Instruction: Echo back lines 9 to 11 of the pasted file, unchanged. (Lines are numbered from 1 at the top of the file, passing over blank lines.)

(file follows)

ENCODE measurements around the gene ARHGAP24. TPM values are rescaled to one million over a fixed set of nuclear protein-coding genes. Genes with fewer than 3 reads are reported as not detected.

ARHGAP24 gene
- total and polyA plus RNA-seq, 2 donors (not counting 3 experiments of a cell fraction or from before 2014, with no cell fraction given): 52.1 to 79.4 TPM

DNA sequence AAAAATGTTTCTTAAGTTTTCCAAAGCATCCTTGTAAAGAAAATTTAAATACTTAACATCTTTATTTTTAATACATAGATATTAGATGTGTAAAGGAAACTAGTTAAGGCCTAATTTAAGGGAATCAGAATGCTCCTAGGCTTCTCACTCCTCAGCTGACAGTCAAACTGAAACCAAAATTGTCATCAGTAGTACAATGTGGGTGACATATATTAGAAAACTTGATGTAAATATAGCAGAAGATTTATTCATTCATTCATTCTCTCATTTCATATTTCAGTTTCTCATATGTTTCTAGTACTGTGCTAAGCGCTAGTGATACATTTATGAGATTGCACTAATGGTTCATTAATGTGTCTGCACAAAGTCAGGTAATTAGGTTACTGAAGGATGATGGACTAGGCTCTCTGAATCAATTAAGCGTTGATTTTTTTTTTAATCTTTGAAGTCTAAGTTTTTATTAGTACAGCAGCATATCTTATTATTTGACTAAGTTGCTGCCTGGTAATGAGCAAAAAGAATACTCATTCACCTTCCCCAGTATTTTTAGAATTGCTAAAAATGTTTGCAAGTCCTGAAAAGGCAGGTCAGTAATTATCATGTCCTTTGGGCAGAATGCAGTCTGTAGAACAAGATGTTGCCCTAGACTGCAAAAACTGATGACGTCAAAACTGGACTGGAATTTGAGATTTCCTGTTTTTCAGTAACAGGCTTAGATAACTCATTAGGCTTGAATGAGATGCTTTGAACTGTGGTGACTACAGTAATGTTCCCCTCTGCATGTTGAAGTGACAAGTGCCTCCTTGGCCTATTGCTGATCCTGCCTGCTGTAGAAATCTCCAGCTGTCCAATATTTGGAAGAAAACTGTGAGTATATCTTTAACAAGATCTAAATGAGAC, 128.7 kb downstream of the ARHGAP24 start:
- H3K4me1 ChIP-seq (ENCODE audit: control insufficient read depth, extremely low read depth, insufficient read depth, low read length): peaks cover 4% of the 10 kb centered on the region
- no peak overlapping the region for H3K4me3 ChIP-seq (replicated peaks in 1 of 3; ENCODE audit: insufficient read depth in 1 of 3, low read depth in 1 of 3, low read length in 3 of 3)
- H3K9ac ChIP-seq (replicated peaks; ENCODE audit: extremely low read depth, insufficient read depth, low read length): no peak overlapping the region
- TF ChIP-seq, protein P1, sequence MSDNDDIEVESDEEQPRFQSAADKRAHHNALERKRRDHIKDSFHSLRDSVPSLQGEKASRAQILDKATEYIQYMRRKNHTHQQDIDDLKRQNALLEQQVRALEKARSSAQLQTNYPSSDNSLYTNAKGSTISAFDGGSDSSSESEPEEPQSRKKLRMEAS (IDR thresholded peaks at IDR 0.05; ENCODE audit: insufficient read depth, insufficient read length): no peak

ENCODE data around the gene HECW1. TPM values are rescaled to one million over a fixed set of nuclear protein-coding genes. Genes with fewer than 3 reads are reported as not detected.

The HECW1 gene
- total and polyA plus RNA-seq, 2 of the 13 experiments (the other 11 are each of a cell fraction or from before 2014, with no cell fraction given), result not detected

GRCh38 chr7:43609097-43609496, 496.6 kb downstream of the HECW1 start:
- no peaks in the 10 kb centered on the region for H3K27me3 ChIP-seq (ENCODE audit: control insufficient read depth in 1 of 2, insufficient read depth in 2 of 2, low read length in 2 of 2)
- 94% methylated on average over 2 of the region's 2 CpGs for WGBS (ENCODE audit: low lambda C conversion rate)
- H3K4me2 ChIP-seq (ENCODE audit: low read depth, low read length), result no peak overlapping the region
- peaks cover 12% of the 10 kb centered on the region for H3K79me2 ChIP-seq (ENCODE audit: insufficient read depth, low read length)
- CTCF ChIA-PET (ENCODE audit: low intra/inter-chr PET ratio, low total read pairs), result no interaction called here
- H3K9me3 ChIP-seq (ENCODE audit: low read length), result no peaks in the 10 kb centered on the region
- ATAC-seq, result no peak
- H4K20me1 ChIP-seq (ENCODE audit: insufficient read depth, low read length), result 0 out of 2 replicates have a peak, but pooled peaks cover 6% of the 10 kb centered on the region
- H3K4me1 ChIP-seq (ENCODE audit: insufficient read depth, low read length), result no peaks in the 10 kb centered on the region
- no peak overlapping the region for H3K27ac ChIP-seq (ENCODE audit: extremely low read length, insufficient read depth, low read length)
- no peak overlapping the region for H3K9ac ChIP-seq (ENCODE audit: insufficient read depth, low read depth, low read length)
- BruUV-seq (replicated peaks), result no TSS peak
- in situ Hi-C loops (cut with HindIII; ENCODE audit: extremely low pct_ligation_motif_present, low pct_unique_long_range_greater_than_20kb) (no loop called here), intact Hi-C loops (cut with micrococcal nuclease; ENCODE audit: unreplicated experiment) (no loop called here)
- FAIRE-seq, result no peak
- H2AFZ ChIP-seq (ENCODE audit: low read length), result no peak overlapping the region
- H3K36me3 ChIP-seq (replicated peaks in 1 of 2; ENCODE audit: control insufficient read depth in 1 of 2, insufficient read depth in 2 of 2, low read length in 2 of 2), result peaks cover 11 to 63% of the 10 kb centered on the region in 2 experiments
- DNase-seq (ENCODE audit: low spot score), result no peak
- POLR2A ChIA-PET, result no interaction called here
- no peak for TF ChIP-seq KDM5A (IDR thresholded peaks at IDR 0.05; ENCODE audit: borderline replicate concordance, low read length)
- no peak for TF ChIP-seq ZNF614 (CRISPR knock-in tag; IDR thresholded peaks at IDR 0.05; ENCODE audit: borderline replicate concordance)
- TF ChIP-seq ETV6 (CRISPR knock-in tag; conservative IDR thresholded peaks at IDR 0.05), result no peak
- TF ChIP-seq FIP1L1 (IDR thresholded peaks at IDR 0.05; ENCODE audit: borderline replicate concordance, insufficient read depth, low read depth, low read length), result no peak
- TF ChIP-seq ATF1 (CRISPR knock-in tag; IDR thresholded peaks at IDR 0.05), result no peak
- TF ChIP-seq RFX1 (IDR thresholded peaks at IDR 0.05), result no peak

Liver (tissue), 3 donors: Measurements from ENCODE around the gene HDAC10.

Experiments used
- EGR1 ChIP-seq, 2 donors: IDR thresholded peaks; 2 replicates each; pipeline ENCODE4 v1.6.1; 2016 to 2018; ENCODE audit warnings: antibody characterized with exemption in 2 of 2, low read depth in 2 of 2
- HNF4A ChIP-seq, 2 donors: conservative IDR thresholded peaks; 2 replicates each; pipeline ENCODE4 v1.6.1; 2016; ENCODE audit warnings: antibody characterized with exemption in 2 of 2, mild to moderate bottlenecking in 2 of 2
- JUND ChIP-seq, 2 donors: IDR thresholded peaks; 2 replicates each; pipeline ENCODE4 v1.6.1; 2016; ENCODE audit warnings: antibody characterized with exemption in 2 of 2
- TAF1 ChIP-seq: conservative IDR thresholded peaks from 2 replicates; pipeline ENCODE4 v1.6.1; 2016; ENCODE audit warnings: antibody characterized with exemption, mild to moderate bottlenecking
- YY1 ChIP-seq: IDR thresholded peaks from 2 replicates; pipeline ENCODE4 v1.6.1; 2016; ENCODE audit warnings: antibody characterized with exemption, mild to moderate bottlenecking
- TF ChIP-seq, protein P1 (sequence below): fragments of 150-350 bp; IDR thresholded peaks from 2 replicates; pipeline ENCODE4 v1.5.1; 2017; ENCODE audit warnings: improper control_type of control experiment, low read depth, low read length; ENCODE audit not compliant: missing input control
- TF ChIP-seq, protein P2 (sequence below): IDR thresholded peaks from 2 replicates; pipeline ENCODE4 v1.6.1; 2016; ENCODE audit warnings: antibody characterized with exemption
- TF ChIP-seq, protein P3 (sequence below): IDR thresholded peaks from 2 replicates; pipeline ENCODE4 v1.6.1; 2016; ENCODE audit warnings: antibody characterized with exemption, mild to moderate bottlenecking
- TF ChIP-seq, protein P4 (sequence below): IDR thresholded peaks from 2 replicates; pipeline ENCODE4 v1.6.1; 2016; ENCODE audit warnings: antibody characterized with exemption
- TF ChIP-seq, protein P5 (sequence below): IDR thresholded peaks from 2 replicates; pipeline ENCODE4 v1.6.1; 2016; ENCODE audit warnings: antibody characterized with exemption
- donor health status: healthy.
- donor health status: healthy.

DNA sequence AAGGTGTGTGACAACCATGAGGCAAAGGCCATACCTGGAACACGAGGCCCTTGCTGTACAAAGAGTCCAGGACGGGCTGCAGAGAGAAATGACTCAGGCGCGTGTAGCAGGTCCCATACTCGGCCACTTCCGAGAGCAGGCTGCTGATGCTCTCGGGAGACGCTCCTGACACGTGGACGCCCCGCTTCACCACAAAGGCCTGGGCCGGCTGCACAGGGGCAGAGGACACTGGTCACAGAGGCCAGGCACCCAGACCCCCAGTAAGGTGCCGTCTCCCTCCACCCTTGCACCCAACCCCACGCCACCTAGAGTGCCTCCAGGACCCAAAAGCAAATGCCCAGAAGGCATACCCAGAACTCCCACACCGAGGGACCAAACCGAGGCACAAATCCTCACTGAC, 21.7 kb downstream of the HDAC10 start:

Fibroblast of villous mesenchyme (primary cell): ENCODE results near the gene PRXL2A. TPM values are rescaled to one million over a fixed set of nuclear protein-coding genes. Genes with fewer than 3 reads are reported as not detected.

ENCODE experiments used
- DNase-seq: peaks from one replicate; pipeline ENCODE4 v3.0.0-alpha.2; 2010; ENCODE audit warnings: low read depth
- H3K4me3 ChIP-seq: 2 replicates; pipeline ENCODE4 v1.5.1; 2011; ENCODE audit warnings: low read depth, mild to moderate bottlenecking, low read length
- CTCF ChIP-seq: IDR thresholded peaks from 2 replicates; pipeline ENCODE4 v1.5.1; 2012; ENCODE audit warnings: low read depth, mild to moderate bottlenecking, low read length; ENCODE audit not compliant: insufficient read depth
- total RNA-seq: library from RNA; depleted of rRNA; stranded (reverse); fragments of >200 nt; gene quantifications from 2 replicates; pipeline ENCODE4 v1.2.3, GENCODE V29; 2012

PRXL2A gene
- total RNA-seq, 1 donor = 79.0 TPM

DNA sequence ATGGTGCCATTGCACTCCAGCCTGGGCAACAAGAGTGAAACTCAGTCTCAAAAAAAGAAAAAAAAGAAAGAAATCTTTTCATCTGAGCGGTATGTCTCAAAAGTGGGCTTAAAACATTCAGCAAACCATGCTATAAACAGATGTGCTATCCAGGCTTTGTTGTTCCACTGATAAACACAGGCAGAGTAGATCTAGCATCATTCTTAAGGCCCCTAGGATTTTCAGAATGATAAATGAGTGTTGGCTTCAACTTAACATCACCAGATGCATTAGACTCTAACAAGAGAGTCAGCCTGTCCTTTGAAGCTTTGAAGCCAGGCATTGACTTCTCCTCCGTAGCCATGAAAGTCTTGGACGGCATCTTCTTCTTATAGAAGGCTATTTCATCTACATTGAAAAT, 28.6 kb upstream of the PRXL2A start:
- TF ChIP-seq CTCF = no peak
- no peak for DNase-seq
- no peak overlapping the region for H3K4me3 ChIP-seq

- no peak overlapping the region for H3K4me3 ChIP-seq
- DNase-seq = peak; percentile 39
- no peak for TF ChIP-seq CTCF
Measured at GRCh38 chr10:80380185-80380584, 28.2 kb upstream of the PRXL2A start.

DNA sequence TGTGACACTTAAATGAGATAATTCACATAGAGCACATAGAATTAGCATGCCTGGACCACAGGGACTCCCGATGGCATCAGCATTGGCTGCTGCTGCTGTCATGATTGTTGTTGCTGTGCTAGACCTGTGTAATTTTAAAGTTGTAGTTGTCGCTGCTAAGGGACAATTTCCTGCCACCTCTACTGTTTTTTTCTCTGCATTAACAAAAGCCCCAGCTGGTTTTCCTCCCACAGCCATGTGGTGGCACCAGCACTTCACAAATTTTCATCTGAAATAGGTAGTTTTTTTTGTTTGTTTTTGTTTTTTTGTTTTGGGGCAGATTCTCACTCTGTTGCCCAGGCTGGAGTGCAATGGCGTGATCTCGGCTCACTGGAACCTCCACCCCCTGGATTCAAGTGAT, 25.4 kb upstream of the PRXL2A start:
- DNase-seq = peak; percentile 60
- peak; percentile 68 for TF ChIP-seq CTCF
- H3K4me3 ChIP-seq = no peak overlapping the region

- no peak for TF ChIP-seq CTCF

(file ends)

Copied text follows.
ENCODE data around the gene HECW1. TPM values are rescaled to one million over a fixed set of nuclear protein-coding genes. Genes with fewer than 3 reads are reported as not detected.

The HECW1 gene
- total and polyA plus RNA-seq, 2 of the 13 experiments (the other 11 are each of a cell fraction or from before 2014, with no cell fraction given), result not detected